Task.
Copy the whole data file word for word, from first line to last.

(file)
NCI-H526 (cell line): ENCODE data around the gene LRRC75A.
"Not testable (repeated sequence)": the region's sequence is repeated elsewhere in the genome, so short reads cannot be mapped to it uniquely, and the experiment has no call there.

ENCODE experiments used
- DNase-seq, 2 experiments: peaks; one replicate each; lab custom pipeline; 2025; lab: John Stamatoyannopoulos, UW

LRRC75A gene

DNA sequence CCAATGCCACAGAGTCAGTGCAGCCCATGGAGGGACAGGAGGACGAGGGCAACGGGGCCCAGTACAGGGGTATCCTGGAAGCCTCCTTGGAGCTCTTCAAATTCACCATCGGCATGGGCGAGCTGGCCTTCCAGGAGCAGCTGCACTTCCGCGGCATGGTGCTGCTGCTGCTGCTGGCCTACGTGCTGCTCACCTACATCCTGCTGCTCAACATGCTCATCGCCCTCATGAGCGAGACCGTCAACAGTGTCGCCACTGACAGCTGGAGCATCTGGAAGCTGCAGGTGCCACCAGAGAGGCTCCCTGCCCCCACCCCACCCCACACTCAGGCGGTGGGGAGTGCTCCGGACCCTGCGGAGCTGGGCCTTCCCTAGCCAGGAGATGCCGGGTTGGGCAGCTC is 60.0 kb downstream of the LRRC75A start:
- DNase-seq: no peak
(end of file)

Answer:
NCI-H526 (cell line): ENCODE data around the gene LRRC75A.
"Not testable (repeated sequence)": the region's sequence is repeated elsewhere in the genome, so short reads cannot be mapped to it uniquely, and the experiment has no call there.

ENCODE experiments used
- DNase-seq, 2 experiments: peaks; one replicate each; lab custom pipeline; 2025; lab: John Stamatoyannopoulos, UW

LRRC75A gene

DNA sequence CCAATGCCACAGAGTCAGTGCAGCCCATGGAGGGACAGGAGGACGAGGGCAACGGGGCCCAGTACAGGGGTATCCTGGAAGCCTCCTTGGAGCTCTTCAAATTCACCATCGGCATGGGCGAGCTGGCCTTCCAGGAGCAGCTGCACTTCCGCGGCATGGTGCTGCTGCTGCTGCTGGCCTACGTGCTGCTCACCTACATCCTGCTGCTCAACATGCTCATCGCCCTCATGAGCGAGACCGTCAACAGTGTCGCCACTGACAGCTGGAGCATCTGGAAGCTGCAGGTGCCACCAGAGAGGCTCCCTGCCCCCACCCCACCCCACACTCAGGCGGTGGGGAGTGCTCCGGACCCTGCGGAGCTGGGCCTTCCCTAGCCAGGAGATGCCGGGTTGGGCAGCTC is 60.0 kb downstream of the LRRC75A start:
- DNase-seq: no peak